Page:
The transition from Yugoslavia’s socialist economy began in the late 1980s, when the system of worker-managed enterprises was abandoned and new legislation on business enterprises came into force. However, ethnic tensions, which were already high throughout the 1980s, provoked widespread conflict and declarations of independence by Yugoslavia’s constituent republics, resulting in the break-up of the federation. The conflict disrupted Serbia’s transition to the market and its economy was pushed into depression by political and economic sanctions imposed by the international community from 1992-2000 and by NATO’s bombing campaign of 1999. Serbia suffered heavy economic disruption throughout the 1990s.

In these circumstances, rad na crno became the ‘last resort’ for people who had suffered the loss of the socialist principles of guaranteed employment and pension provision. How people behave in such circumstances may also be explained through the prism of creating distance between the official and actual norms that make up a particular social structure [7]. In circumstances where official norms are not clearly enough defined to provoke sanctions when they are broken, people may instead follow actual norms that are generally accepted by the majority. This mirrors the conditions of disadvantaged urban communities in Third World countries, where informal employment studies originated[8]. In this sense, rad na crno is part of a global phenomenon of informal employment and shares many of the features observed elsewhere, though of course the specific dynamics and scale of the practice vary across countries and regions.

One of the most important shared characteristics of informal employment is its paradoxical relationship with state control. The scope of informal practices increases as levels of state regulation increase, meaning that market economies tend to be less burdened with informality[9]. While people may consider informal employment an opportunity, it has negative implications for social and economic development. What people perceive as a solution is seen by the state as a problem. Researchers of Serbia’s informal economy in the transition period branded it as ‘a kind of mirror in which we can see all too clearly the reality and relationships in our society’[10]. The ‘reality’ embraces informal practices, while the ‘relationships’ refer to people’s responses to the situation created by the political establishment, often viewed as corrupt and incompetent. It may perhaps be concluded that, where they are pervasive, informal economic activities are indicators of existing contradictions between official and actual norms.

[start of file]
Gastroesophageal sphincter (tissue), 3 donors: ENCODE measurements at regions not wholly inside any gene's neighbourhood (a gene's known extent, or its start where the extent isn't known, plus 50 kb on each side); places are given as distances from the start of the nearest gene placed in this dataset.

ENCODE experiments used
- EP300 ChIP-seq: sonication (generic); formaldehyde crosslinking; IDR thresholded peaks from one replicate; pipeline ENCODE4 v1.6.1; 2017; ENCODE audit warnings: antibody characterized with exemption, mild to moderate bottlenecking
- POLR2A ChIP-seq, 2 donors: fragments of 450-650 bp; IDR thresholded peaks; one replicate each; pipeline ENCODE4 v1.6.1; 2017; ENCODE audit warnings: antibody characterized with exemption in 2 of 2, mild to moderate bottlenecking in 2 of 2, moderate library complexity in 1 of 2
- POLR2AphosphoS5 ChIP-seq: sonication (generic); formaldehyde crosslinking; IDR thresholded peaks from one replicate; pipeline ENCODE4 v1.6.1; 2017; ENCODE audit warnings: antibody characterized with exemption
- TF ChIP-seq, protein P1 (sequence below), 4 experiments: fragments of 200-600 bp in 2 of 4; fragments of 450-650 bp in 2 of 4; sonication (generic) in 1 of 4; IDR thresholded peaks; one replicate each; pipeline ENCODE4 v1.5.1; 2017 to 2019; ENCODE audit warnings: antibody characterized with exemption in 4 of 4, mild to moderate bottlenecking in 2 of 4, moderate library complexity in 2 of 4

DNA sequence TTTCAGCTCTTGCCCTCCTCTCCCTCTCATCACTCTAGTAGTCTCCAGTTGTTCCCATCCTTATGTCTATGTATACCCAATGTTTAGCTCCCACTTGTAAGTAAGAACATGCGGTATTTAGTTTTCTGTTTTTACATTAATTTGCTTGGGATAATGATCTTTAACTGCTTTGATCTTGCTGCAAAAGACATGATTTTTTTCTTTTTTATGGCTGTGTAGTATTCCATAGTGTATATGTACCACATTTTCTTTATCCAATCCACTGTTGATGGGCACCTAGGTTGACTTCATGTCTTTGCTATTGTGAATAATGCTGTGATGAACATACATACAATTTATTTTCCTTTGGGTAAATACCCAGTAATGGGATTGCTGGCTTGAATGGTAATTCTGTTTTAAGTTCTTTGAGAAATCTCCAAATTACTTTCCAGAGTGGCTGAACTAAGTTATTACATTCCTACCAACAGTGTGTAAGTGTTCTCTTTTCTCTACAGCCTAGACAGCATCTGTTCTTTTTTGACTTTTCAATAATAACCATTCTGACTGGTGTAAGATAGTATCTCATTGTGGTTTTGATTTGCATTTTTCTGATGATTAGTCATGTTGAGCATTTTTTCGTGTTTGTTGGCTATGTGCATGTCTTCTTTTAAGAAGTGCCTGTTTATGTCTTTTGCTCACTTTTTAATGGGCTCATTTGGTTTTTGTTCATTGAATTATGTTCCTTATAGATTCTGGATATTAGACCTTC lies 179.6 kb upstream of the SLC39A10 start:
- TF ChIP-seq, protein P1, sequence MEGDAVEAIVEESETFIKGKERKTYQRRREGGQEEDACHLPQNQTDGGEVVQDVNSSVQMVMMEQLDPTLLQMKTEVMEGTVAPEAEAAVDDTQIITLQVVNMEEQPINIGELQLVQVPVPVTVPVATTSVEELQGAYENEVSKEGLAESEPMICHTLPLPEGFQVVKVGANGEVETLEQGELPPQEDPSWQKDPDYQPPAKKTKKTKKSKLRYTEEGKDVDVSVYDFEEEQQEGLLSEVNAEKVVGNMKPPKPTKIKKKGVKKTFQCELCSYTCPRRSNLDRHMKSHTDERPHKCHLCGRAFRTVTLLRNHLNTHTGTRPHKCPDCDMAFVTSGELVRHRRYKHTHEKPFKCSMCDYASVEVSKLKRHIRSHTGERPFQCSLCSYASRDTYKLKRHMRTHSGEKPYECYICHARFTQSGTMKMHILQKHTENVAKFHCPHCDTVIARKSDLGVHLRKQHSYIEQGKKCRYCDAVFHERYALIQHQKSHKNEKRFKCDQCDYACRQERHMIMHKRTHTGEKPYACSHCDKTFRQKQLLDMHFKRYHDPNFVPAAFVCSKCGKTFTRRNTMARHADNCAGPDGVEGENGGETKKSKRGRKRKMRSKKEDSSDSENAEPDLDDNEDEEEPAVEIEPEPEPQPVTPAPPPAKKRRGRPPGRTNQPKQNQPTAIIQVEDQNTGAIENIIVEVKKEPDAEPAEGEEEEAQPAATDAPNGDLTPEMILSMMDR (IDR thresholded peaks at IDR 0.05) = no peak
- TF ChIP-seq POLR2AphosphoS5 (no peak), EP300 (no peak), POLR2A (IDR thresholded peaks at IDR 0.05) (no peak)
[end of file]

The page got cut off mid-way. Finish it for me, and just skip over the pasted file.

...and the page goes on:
Under socialism, small-scale rad na crno was widely practised in the agricultural sector and in traditional crafts. In the post-socialist period, when the labour market has been re-oriented toward business and job-seekers have been pushed from the public to the private sector, rad na crno serves to accommodate surplus labour and ‘hidden unemployment.’ One of the new practices associated with rad na crno in this period is wages ‘in hand.’ This involves an oral agreement reached between a private employer and a worker that part of the worker’s wages will be paid formally, ‘on the books,’ and that part will be paid in cash and will not be officially recorded. Such an arrangement allows enterprises to misreport how much they have spent on wages and thereby reduces their social tax payments and mandatory contributions to the state pension and health funds; it also enables them to pay workers a certain sum of tax-free income over and above the minimum wage. Other common forms of rad na crno include paid household work (cleaning, cooking, looking after children or the elderly), street vending, the sale of goods on green or flea markets, private tutoring, small repairs and other forms of moonlighting[11][12][13].